NBA Players Have Too Much Financial Leverage

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Employee flexibility and financial leverage are usually good things in the work place, but what if it goes too far? That’s what we’re seeing today in the NBA, as a very good player in Clippers forward Paul George just agreed to a five-year, $226 million contract. No doubt he was worth a boat load of money, as most good players are, but was he worth the max?

NBA players have negotiated their way to a financial stranglehold over NBA owners and it’s killing the sport.

George secured himself a deal that reels in $45.5 million a year until 2025. What has he done to warrant a max deal? He was “good enough” that another team would be willing to fork over the dough, so the Clippers did instead. Capitalism has worked wonders for our countries “normal people”, but what is it doing in the NBA? There’s simply not enough talent to go around for anyone to tell Paul George he isn’t worth his jaw-dropping salary.

This is why I would like to introduce a salary ceiling and I believe it, or a system close to my proposal, would help save the league.

Players should have to meet a certain performance based criteria in order to unlock these mega contracts. For example, Paul George shouldn’t be able to average 21.5 points a game and have the freedom to ask for more money.

Why this system would work

My theory would discourage most NBA superstars from teaming up in free agency. If great players would take a significant financial step back from diminished stats by playing with other stars, would they be as tempted to create sacrifice for a super-team? In Paul George’s case, he went from averaging 28 points per game with the OKC Thunder to 21.5 as Robin to Kawhi Leonard with the Clippers. There was literally no consequence to taking a lesser role. George has less responsibility, he played poorly, yet he still landed a max extension. His salary jumped more than $20 million from his days in OKC, which is utterly ridiculous.

Regardless of how we intend to fix this issue, there’s a problem when any player can have a down year and still cash out. Even got to the point where Paul George recognizes he wasn’t good in this past season.

“I got my old trainer from my MVP season and i’m getting back to killing these mother ******.”

George also bashed head coach Doc Rivers when he said that he was used “like Ray Allen” to help explain last year’s struggles. A player worth north of a quarter billion dollars just said that he needs to be used a certain way to be successful. After that joke of a season PG just put forward that was full of excuses, his payday should’ve been made impossible by the NBA. Adam Silver has to do something.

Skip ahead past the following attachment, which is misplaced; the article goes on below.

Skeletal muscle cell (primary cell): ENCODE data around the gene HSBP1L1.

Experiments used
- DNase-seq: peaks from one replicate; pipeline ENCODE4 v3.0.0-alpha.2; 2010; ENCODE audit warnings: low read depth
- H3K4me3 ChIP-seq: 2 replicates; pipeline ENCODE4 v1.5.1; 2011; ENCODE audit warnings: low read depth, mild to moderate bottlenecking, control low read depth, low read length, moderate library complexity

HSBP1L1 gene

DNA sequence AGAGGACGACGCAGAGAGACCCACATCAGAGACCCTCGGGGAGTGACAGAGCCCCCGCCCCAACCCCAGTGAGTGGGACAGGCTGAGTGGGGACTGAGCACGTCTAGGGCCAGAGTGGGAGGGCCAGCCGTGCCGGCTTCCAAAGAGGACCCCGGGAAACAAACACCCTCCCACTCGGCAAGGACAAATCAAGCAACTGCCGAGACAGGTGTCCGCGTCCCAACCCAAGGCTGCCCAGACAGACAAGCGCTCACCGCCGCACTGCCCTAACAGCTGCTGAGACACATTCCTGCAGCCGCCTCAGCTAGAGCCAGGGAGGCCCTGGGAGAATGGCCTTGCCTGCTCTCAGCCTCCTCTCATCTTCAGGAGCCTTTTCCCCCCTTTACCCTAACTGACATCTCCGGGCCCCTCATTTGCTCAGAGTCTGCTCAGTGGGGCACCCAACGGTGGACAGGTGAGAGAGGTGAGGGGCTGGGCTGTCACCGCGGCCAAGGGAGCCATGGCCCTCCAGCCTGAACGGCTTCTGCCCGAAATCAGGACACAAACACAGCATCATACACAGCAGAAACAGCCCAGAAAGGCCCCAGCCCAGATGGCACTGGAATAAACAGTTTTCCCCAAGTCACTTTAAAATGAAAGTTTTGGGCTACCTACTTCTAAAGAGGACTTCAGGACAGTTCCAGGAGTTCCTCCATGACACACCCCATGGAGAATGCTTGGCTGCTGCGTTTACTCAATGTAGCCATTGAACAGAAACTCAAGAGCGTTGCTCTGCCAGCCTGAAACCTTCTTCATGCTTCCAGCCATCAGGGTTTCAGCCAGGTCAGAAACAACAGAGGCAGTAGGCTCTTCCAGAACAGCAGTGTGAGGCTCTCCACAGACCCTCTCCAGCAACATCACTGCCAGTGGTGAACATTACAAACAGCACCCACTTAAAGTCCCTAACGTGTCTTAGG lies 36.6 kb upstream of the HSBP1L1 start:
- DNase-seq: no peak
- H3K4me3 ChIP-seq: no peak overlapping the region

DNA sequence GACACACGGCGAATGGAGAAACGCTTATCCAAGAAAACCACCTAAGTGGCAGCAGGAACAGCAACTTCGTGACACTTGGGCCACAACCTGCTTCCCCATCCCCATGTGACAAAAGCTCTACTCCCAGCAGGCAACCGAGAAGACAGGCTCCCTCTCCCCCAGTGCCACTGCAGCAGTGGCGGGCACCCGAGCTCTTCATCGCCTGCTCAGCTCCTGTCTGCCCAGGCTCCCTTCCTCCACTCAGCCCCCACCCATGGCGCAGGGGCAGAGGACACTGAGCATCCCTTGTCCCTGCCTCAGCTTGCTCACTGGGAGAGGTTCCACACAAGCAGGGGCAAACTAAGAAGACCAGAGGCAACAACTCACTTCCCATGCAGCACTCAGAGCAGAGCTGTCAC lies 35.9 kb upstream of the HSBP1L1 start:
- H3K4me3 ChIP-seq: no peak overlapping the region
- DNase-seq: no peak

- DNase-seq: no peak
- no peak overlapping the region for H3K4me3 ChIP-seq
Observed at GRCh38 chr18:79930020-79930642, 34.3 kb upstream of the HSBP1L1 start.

Check Ben Simmons’ accomplishments that were laid out in this tweet.

Reward what he’s accomplished

Why aren’t we rewarding Ben Simmons for being a two-time All-Star, for being on the All-Defensive first team, or for his Rookie Of The Year accolades? We should. Simmons had, what he would say was a great season and he has no more leverage than Paul George. The Sixers will eventually back in the Brinks truck for Simmons, but it should be because of his individual body of work, not because of leverage NBA players negotiated for.

Will any system that prevents good players from making great money ever happen? There’s no telling, but we should at least explore the possibility of a performance salary limit before it’s too late.

Written by Gary Sheffield, Jr

Gary Sheffield Jr is the son of should-be MLB Hall of Famer, Gary Sheffield. He covers basketball and baseball for, chats with the Purple and Gold faithful on LakersNation, and shitposts on Twitter. You can follow him at GarySheffieldJr


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  1. America blows. Who’s with me.
    BLM Playoff P. How you can live in this god forsaken land I will never understand. Look what you put up with. Shackled and chained. You seriously gonna try and squeak by on 226 million. Time we took this struggle to the streets. This cat is worth 20 hundred billion. I making up signs and loading up the U Haul as we speak.

  2. Until the NBA implements a hard salary cap (no Bird rights, no mid-level exceptions, no one team can offer their own players more money, non trade exceptions, none of these types of things) it’s just going to continue to spiral out of control. The only thing I would like to see the NBA do is even out contracts so that teams in markets with high taxes are not penalized, or conversely teams in markets that don’t have income taxes have an advantage.

  3. I think player’s salaries started getting out of control when mediocre to bad talent was getting something like 12 million a year. Exhibit A Kentavious Caldwell-Pope.

    But it’s China bucks so I guess they better hope President Xi keeps them afloat to afford this.

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